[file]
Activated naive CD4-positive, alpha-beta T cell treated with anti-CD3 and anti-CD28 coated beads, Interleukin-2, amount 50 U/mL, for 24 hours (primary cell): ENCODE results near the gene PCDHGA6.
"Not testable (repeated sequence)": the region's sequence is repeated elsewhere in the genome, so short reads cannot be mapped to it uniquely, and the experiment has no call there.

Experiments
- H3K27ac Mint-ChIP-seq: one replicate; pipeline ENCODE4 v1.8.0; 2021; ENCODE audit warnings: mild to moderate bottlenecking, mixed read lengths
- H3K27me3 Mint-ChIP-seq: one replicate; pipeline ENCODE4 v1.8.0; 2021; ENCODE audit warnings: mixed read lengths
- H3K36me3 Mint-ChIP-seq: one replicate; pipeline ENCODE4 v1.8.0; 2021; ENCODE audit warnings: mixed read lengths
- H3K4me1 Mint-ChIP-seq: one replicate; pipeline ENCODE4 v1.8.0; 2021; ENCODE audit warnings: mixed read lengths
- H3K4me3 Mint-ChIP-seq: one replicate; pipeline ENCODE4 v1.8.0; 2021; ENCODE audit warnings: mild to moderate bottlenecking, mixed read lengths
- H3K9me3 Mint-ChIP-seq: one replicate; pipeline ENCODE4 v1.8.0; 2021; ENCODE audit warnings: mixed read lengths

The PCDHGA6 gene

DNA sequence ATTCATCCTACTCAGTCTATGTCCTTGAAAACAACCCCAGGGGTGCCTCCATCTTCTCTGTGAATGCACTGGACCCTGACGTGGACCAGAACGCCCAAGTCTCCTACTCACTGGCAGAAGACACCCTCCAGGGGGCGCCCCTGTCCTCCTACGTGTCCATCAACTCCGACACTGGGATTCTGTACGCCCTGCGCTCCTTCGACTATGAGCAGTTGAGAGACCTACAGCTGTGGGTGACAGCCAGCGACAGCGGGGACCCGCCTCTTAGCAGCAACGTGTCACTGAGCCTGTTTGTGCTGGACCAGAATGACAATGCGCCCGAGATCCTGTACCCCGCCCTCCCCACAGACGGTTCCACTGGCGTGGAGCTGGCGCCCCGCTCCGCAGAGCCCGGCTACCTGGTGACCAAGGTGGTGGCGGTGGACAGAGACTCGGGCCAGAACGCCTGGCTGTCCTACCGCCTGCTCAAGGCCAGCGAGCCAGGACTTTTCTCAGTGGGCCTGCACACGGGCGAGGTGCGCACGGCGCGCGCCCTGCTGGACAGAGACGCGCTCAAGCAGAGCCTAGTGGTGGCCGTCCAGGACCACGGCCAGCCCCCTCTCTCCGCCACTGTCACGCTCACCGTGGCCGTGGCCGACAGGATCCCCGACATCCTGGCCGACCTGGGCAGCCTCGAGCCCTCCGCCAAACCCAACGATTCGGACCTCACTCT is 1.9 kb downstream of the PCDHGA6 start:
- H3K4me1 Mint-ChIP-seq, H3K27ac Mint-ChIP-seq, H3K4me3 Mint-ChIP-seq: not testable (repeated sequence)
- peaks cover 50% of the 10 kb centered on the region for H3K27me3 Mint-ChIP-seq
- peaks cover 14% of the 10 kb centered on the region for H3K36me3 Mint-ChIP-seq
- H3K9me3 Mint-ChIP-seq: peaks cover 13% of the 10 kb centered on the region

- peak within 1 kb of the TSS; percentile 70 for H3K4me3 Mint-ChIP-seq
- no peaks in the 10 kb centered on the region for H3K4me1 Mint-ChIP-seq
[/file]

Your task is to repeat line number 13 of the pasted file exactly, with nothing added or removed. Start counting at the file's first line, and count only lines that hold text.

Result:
- peaks cover 50% of the 10 kb centered on the region for H3K27me3 Mint-ChIP-seq